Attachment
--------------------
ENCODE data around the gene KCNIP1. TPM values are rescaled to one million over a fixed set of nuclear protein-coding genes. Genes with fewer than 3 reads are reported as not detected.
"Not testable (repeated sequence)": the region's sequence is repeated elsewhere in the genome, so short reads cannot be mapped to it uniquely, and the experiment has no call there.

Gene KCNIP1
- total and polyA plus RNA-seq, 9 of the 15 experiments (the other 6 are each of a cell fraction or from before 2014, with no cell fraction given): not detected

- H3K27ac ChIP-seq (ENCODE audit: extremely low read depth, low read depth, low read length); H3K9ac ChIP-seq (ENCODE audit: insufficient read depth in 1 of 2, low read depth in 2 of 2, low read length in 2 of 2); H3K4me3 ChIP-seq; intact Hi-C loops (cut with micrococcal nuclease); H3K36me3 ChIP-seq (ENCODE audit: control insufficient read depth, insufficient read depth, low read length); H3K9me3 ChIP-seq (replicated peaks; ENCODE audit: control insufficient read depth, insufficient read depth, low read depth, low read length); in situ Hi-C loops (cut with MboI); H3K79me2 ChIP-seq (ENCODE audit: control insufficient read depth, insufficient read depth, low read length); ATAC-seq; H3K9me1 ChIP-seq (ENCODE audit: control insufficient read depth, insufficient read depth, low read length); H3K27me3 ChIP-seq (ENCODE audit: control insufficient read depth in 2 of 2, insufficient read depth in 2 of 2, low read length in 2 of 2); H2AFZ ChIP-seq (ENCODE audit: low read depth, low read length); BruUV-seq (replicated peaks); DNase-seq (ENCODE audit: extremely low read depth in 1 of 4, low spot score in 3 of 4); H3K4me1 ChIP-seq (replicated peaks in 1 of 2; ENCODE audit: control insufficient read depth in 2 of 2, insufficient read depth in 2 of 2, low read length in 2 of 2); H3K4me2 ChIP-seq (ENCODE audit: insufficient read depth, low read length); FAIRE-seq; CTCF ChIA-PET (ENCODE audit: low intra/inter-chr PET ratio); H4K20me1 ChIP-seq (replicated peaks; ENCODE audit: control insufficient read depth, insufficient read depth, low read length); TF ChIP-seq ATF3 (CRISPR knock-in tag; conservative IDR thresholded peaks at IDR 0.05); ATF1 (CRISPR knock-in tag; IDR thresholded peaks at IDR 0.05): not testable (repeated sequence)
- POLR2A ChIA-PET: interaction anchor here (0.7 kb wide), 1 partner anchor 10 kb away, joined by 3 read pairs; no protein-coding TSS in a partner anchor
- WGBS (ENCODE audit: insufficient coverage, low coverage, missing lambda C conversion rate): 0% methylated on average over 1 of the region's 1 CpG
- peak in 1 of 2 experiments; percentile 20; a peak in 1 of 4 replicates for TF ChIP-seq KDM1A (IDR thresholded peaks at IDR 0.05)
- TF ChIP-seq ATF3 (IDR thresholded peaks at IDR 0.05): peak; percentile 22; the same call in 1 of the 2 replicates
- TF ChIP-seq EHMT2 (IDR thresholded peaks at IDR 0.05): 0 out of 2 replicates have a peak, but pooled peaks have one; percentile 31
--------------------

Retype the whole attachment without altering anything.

ENCODE data around the gene KCNIP1. TPM values are rescaled to one million over a fixed set of nuclear protein-coding genes. Genes with fewer than 3 reads are reported as not detected.
"Not testable (repeated sequence)": the region's sequence is repeated elsewhere in the genome, so short reads cannot be mapped to it uniquely, and the experiment has no call there.

Gene KCNIP1
- total and polyA plus RNA-seq, 9 of the 15 experiments (the other 6 are each of a cell fraction or from before 2014, with no cell fraction given): not detected

- H3K27ac ChIP-seq (ENCODE audit: extremely low read depth, low read depth, low read length); H3K9ac ChIP-seq (ENCODE audit: insufficient read depth in 1 of 2, low read depth in 2 of 2, low read length in 2 of 2); H3K4me3 ChIP-seq; intact Hi-C loops (cut with micrococcal nuclease); H3K36me3 ChIP-seq (ENCODE audit: control insufficient read depth, insufficient read depth, low read length); H3K9me3 ChIP-seq (replicated peaks; ENCODE audit: control insufficient read depth, insufficient read depth, low read depth, low read length); in situ Hi-C loops (cut with MboI); H3K79me2 ChIP-seq (ENCODE audit: control insufficient read depth, insufficient read depth, low read length); ATAC-seq; H3K9me1 ChIP-seq (ENCODE audit: control insufficient read depth, insufficient read depth, low read length); H3K27me3 ChIP-seq (ENCODE audit: control insufficient read depth in 2 of 2, insufficient read depth in 2 of 2, low read length in 2 of 2); H2AFZ ChIP-seq (ENCODE audit: low read depth, low read length); BruUV-seq (replicated peaks); DNase-seq (ENCODE audit: extremely low read depth in 1 of 4, low spot score in 3 of 4); H3K4me1 ChIP-seq (replicated peaks in 1 of 2; ENCODE audit: control insufficient read depth in 2 of 2, insufficient read depth in 2 of 2, low read length in 2 of 2); H3K4me2 ChIP-seq (ENCODE audit: insufficient read depth, low read length); FAIRE-seq; CTCF ChIA-PET (ENCODE audit: low intra/inter-chr PET ratio); H4K20me1 ChIP-seq (replicated peaks; ENCODE audit: control insufficient read depth, insufficient read depth, low read length); TF ChIP-seq ATF3 (CRISPR knock-in tag; conservative IDR thresholded peaks at IDR 0.05); ATF1 (CRISPR knock-in tag; IDR thresholded peaks at IDR 0.05): not testable (repeated sequence)
- POLR2A ChIA-PET: interaction anchor here (0.7 kb wide), 1 partner anchor 10 kb away, joined by 3 read pairs; no protein-coding TSS in a partner anchor
- WGBS (ENCODE audit: insufficient coverage, low coverage, missing lambda C conversion rate): 0% methylated on average over 1 of the region's 1 CpG
- peak in 1 of 2 experiments; percentile 20; a peak in 1 of 4 replicates for TF ChIP-seq KDM1A (IDR thresholded peaks at IDR 0.05)
- TF ChIP-seq ATF3 (IDR thresholded peaks at IDR 0.05): peak; percentile 22; the same call in 1 of the 2 replicates
- TF ChIP-seq EHMT2 (IDR thresholded peaks at IDR 0.05): 0 out of 2 replicates have a peak, but pooled peaks have one; percentile 31